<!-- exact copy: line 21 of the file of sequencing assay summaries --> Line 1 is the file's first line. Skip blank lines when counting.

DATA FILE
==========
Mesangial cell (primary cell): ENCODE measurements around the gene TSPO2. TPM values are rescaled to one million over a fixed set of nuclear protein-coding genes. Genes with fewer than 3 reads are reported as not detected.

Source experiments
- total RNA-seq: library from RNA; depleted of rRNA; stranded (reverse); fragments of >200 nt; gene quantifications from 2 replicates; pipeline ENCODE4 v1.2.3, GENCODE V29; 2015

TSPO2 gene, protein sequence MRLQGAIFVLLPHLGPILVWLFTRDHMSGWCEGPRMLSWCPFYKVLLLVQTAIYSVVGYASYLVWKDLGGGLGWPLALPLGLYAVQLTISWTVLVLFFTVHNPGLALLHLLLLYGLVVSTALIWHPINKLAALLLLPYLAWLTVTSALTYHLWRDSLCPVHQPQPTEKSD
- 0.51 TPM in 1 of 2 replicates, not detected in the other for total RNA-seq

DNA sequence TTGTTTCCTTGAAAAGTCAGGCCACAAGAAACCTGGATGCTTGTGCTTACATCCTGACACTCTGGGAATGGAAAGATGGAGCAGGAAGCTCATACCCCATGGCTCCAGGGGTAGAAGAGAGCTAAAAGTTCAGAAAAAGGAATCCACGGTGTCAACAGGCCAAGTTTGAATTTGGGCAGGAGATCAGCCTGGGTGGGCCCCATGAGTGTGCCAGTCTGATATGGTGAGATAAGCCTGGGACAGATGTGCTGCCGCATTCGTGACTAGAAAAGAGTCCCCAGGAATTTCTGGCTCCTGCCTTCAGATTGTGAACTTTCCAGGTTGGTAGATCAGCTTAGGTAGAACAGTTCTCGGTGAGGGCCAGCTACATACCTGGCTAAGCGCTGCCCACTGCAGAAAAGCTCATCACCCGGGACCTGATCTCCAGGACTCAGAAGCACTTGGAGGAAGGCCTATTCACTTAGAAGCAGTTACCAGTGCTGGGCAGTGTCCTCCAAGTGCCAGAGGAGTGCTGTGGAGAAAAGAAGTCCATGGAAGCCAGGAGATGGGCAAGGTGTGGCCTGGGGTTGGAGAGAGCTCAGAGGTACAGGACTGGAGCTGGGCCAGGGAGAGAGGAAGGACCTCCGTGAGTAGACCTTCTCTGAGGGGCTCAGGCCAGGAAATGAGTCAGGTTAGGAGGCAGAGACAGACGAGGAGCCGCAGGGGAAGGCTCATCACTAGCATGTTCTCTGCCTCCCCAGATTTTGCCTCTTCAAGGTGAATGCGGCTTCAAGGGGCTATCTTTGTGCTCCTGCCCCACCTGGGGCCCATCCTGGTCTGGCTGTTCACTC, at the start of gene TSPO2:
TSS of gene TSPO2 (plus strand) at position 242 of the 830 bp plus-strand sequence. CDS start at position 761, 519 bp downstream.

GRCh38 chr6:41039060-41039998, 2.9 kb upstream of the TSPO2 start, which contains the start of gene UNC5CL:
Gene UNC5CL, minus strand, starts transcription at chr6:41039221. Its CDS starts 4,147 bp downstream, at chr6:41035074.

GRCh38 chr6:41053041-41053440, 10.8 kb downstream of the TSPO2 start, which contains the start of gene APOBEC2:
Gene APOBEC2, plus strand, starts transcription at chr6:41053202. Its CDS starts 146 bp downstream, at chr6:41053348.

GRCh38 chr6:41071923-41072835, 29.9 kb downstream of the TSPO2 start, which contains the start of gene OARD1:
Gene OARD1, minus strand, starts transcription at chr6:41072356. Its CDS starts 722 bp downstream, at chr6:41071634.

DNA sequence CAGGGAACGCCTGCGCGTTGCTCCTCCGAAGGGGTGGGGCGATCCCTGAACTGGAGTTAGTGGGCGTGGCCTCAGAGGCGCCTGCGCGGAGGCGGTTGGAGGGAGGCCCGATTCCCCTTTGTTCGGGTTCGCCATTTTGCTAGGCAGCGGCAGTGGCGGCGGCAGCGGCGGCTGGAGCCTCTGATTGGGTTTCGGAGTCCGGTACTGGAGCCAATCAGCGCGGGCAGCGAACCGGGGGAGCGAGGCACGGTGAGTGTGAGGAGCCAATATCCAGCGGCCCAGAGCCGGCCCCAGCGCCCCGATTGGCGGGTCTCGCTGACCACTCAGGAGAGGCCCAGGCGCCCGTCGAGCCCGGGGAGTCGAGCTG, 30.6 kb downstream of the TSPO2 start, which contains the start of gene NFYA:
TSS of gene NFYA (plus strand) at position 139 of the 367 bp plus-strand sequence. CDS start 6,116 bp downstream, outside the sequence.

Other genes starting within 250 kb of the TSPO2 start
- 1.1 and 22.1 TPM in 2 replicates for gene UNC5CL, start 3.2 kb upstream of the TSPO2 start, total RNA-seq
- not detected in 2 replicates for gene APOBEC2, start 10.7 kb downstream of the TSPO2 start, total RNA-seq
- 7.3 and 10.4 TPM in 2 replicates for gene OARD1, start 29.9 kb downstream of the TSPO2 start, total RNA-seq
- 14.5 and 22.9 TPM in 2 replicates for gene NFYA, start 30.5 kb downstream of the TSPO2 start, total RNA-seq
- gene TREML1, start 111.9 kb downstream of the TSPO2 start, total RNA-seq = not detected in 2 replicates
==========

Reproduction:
- gene TREML1, start 111.9 kb downstream of the TSPO2 start, total RNA-seq = not detected in 2 replicates